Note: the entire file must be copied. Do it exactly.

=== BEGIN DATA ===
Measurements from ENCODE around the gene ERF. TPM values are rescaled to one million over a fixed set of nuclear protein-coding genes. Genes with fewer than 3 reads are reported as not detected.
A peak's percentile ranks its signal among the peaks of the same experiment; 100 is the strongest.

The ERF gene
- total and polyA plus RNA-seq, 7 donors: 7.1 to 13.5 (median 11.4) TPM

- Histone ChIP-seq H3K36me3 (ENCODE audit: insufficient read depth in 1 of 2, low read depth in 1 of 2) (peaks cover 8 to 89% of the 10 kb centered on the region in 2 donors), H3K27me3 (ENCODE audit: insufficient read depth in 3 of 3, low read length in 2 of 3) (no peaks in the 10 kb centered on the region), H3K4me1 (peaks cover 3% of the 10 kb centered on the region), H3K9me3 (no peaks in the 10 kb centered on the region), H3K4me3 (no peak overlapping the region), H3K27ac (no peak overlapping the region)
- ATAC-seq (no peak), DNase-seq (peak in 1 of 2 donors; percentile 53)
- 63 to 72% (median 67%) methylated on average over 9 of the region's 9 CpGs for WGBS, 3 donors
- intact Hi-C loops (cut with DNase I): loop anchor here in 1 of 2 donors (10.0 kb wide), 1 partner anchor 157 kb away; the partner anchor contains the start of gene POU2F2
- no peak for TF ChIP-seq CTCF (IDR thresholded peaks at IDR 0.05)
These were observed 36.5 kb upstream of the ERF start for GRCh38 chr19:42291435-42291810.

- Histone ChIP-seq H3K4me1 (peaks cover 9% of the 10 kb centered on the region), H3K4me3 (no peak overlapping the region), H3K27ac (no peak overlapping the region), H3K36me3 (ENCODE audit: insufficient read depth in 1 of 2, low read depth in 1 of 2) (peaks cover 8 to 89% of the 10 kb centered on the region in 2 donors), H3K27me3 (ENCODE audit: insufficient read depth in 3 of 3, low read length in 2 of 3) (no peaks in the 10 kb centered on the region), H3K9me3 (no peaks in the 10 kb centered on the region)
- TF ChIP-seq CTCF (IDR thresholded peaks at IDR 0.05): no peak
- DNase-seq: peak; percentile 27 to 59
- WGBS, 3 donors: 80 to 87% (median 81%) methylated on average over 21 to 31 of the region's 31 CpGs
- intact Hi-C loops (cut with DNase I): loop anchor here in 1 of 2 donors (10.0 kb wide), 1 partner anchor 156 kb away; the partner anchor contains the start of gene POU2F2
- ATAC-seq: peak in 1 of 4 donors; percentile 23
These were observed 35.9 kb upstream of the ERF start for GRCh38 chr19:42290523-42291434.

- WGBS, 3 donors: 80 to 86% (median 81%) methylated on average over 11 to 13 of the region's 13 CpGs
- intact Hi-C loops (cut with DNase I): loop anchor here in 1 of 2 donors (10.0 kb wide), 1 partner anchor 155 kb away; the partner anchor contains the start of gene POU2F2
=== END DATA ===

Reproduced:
Measurements from ENCODE around the gene ERF. TPM values are rescaled to one million over a fixed set of nuclear protein-coding genes. Genes with fewer than 3 reads are reported as not detected.
A peak's percentile ranks its signal among the peaks of the same experiment; 100 is the strongest.

The ERF gene
- total and polyA plus RNA-seq, 7 donors: 7.1 to 13.5 (median 11.4) TPM

- Histone ChIP-seq H3K36me3 (ENCODE audit: insufficient read depth in 1 of 2, low read depth in 1 of 2) (peaks cover 8 to 89% of the 10 kb centered on the region in 2 donors), H3K27me3 (ENCODE audit: insufficient read depth in 3 of 3, low read length in 2 of 3) (no peaks in the 10 kb centered on the region), H3K4me1 (peaks cover 3% of the 10 kb centered on the region), H3K9me3 (no peaks in the 10 kb centered on the region), H3K4me3 (no peak overlapping the region), H3K27ac (no peak overlapping the region)
- ATAC-seq (no peak), DNase-seq (peak in 1 of 2 donors; percentile 53)
- 63 to 72% (median 67%) methylated on average over 9 of the region's 9 CpGs for WGBS, 3 donors
- intact Hi-C loops (cut with DNase I): loop anchor here in 1 of 2 donors (10.0 kb wide), 1 partner anchor 157 kb away; the partner anchor contains the start of gene POU2F2
- no peak for TF ChIP-seq CTCF (IDR thresholded peaks at IDR 0.05)
These were observed 36.5 kb upstream of the ERF start for GRCh38 chr19:42291435-42291810.

- Histone ChIP-seq H3K4me1 (peaks cover 9% of the 10 kb centered on the region), H3K4me3 (no peak overlapping the region), H3K27ac (no peak overlapping the region), H3K36me3 (ENCODE audit: insufficient read depth in 1 of 2, low read depth in 1 of 2) (peaks cover 8 to 89% of the 10 kb centered on the region in 2 donors), H3K27me3 (ENCODE audit: insufficient read depth in 3 of 3, low read length in 2 of 3) (no peaks in the 10 kb centered on the region), H3K9me3 (no peaks in the 10 kb centered on the region)
- TF ChIP-seq CTCF (IDR thresholded peaks at IDR 0.05): no peak
- DNase-seq: peak; percentile 27 to 59
- WGBS, 3 donors: 80 to 87% (median 81%) methylated on average over 21 to 31 of the region's 31 CpGs
- intact Hi-C loops (cut with DNase I): loop anchor here in 1 of 2 donors (10.0 kb wide), 1 partner anchor 156 kb away; the partner anchor contains the start of gene POU2F2
- ATAC-seq: peak in 1 of 4 donors; percentile 23
These were observed 35.9 kb upstream of the ERF start for GRCh38 chr19:42290523-42291434.

- WGBS, 3 donors: 80 to 86% (median 81%) methylated on average over 11 to 13 of the region's 13 CpGs
- intact Hi-C loops (cut with DNase I): loop anchor here in 1 of 2 donors (10.0 kb wide), 1 partner anchor 155 kb away; the partner anchor contains the start of gene POU2F2